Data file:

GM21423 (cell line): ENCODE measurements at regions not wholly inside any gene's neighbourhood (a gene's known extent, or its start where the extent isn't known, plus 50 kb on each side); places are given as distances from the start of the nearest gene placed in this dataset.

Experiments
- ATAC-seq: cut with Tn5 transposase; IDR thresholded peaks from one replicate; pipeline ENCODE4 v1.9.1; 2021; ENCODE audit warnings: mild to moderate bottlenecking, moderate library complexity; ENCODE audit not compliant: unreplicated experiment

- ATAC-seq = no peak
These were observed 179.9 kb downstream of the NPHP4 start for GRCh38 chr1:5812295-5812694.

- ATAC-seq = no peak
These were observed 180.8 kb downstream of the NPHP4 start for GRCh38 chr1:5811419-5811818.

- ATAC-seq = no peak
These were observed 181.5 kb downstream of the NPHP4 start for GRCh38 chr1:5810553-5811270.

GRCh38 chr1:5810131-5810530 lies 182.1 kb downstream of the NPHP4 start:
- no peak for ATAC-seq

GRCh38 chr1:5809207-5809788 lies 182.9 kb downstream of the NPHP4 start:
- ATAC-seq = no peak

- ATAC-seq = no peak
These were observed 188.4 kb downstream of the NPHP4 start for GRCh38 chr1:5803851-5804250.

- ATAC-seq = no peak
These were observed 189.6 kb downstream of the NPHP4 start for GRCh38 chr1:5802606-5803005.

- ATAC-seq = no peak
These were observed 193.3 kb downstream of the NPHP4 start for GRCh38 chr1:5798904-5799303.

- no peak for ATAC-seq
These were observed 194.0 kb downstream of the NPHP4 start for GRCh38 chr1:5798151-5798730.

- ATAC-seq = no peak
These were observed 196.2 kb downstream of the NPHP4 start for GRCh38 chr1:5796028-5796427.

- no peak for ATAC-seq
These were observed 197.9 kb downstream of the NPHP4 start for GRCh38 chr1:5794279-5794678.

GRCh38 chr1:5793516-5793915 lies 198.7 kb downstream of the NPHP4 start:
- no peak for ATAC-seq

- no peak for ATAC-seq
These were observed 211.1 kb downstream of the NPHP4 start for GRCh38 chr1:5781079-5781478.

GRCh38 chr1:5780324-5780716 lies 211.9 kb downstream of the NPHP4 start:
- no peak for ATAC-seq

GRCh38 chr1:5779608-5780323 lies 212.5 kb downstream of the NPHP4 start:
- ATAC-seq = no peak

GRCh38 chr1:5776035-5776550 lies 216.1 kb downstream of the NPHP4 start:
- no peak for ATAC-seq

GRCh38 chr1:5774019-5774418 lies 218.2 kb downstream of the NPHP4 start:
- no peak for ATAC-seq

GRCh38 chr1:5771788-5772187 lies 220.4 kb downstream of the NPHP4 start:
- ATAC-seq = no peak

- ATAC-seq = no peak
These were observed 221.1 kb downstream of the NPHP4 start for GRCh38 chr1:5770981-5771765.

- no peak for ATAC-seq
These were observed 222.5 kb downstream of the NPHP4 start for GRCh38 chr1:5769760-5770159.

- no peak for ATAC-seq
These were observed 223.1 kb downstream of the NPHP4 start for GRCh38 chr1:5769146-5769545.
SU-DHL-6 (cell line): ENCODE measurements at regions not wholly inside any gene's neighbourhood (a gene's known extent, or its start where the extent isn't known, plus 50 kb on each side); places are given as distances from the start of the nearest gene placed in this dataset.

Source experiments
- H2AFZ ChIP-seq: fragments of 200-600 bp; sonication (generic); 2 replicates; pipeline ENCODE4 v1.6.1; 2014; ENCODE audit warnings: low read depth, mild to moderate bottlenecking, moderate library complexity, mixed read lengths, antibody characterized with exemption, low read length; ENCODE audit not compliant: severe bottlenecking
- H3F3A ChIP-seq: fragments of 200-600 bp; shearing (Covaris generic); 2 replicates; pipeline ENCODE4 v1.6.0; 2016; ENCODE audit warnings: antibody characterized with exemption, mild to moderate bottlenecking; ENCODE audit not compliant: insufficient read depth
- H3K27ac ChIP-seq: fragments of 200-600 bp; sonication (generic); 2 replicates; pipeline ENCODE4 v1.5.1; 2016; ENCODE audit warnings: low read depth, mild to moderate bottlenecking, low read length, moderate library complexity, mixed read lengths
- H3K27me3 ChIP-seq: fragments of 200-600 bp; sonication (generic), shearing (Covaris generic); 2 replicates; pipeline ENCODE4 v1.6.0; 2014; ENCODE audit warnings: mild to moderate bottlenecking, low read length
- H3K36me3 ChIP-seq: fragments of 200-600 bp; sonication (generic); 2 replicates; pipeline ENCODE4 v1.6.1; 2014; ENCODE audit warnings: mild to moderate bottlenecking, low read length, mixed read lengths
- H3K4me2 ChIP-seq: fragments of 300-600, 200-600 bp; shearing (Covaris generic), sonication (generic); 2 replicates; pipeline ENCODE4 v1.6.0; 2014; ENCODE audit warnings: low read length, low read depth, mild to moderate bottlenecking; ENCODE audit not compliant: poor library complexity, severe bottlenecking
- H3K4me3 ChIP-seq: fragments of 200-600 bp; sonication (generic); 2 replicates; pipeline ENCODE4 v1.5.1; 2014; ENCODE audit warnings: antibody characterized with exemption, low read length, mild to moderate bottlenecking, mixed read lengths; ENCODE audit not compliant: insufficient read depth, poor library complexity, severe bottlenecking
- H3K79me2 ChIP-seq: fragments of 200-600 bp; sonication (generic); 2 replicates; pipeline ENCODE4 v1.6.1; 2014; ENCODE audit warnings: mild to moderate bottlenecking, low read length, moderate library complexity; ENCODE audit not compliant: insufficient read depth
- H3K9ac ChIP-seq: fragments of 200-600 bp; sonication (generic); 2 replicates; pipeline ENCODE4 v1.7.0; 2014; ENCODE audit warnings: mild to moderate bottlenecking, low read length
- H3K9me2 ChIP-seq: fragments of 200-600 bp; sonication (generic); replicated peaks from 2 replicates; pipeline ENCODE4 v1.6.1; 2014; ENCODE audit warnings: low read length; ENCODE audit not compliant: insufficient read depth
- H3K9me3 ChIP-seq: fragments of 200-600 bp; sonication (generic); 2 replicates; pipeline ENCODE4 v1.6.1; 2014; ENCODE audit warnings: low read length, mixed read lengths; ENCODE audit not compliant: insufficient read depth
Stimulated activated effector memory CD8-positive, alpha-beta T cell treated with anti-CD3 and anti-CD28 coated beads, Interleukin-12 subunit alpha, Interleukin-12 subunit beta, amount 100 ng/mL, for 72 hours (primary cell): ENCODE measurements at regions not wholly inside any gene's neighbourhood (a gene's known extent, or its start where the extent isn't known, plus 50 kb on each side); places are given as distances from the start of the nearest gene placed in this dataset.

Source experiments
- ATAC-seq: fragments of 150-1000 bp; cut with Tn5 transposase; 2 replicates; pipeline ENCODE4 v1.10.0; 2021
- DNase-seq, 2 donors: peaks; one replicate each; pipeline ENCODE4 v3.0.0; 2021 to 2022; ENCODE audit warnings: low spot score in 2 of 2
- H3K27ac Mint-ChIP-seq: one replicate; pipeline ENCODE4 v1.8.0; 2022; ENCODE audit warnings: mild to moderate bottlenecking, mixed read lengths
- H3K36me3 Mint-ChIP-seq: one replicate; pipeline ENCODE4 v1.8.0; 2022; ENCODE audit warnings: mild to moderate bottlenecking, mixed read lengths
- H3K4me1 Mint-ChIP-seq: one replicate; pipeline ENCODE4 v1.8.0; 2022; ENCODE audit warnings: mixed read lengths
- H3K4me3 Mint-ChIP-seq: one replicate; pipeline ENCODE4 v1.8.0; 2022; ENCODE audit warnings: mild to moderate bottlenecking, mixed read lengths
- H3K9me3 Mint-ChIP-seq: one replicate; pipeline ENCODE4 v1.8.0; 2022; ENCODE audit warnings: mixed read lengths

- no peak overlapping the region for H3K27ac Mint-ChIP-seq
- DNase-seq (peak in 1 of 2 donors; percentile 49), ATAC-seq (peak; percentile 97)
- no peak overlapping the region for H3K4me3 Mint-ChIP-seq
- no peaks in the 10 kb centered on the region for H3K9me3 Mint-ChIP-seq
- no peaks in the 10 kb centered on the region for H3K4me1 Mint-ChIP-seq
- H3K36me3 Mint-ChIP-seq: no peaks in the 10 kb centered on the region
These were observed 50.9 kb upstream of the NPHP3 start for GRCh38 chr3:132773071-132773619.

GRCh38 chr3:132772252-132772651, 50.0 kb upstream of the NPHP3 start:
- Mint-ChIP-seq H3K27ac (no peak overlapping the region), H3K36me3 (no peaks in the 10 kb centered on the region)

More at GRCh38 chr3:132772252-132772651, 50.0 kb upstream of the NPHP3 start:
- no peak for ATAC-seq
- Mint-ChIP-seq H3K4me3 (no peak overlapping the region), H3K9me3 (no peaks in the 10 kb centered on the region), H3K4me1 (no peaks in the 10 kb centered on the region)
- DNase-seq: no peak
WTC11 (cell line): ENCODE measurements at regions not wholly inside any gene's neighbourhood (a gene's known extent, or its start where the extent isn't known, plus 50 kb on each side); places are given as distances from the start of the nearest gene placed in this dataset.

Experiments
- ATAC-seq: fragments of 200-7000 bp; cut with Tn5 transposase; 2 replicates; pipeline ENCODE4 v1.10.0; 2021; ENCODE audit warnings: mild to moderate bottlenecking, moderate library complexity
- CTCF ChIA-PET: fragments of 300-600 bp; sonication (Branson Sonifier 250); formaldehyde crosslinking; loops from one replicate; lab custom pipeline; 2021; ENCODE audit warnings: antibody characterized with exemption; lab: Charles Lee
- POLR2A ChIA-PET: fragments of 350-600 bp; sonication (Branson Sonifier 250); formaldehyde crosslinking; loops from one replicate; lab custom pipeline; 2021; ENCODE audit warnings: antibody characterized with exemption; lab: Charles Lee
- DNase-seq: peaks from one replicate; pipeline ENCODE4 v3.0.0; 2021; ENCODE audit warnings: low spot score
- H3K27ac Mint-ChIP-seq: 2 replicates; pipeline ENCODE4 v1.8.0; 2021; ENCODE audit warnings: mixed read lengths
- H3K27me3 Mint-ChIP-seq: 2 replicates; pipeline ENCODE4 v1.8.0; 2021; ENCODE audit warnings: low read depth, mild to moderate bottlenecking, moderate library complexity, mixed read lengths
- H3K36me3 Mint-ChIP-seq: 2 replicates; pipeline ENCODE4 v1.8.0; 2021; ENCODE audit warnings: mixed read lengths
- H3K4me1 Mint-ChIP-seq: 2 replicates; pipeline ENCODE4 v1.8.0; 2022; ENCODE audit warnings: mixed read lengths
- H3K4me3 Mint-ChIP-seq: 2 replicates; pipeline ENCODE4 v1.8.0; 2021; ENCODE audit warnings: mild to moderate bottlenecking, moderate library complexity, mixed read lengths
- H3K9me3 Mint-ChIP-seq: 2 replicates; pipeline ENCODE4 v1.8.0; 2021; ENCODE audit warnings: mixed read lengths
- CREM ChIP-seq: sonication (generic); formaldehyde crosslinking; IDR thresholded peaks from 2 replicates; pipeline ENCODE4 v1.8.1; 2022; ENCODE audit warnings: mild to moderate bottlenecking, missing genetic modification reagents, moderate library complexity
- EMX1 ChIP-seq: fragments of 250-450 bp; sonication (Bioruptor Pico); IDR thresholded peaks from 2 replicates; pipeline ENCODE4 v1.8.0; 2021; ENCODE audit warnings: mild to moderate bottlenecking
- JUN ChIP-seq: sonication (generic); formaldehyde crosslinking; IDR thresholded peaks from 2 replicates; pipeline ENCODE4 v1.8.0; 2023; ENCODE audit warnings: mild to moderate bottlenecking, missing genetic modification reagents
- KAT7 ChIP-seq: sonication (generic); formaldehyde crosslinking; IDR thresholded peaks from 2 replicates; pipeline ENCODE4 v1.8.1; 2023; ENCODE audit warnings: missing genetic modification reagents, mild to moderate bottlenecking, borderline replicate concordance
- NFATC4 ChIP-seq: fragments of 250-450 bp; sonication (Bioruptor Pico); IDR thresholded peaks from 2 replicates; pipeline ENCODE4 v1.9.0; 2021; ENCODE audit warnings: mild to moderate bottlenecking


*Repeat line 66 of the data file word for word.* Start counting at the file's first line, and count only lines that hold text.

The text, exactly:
- H3K4me3 Mint-ChIP-seq: one replicate; pipeline ENCODE4 v1.8.0; 2022; ENCODE audit warnings: mild to moderate bottlenecking, mixed read lengths